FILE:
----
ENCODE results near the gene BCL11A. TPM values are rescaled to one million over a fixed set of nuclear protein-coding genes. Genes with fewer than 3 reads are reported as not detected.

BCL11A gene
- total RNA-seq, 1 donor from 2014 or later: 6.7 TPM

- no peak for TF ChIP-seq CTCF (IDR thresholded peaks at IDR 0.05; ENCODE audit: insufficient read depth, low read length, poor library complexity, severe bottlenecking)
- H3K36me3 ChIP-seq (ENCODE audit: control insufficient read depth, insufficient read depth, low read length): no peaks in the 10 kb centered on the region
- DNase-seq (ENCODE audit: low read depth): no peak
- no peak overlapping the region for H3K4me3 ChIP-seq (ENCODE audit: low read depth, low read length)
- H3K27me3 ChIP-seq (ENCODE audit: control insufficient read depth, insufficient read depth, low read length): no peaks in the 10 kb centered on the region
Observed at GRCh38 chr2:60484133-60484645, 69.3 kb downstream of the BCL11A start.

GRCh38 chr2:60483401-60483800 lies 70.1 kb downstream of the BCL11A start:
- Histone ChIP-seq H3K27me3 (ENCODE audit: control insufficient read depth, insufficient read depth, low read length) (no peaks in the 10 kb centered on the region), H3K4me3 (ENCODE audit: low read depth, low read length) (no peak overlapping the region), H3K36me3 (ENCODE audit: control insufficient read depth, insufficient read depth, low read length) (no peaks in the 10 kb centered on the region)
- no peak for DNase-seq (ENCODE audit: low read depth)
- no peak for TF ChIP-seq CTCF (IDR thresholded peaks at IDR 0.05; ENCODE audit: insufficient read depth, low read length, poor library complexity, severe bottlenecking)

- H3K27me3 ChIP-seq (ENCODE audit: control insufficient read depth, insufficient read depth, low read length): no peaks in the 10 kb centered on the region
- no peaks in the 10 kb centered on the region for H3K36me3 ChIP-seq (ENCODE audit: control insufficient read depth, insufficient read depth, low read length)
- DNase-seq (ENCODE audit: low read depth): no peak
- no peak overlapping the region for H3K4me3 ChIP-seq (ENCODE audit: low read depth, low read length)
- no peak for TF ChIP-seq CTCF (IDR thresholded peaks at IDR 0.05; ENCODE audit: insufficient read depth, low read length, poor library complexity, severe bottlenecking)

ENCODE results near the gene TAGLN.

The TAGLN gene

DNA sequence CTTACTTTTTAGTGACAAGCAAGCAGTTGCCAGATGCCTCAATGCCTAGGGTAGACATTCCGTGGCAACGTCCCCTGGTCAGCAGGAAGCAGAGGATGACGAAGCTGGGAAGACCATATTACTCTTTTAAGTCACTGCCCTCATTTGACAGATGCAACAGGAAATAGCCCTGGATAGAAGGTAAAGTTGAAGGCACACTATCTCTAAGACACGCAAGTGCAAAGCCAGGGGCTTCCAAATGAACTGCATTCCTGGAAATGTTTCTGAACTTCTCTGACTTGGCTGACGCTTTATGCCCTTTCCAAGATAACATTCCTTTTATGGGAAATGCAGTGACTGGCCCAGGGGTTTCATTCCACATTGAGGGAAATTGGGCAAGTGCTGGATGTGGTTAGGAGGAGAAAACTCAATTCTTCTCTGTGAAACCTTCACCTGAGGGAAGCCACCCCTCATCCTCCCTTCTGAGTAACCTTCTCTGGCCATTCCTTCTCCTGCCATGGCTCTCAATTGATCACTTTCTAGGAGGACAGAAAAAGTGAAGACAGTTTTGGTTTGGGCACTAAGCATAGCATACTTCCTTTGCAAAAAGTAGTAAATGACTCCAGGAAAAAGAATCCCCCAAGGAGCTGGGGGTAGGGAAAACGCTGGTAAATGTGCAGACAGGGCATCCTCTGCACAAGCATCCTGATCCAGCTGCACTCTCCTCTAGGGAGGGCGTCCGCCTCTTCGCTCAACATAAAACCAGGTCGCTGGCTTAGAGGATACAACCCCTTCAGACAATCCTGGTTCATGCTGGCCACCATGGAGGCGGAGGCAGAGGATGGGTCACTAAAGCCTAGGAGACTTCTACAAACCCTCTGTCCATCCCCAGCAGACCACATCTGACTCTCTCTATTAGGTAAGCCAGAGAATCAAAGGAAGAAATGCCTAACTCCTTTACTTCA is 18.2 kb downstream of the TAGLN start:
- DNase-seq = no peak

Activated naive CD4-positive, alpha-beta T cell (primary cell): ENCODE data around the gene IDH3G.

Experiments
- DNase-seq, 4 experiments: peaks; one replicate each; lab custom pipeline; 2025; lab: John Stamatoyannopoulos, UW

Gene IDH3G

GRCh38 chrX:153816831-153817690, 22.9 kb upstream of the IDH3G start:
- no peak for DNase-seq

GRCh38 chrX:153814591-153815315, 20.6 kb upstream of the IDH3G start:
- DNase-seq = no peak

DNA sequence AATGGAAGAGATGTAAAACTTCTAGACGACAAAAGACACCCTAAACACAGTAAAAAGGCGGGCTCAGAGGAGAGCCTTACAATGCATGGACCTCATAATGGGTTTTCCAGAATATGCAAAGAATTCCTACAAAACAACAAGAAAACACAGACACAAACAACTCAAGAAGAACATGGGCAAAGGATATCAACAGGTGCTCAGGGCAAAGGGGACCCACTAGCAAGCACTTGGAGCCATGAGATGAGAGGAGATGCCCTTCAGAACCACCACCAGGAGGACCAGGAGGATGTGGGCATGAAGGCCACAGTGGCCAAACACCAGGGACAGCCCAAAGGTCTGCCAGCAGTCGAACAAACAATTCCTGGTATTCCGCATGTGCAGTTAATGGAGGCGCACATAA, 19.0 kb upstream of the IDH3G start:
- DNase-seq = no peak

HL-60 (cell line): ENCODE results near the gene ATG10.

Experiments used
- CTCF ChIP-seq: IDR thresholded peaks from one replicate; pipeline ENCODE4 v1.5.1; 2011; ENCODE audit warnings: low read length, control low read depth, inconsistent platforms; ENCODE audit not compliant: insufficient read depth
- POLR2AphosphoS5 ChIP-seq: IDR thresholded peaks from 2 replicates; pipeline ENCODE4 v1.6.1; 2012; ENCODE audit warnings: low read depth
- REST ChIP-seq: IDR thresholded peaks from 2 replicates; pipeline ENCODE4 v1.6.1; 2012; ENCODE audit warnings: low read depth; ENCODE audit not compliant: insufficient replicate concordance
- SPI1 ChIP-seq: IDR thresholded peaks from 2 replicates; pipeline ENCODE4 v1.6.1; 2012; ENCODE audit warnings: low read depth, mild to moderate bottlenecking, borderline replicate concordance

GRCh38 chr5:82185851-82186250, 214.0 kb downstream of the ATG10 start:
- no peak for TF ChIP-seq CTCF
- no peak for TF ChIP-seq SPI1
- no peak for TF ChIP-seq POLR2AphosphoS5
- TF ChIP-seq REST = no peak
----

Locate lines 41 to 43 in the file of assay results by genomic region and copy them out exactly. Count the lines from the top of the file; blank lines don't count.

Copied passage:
- no peak for TF ChIP-seq SPI1
- no peak for TF ChIP-seq POLR2AphosphoS5
- TF ChIP-seq REST = no peak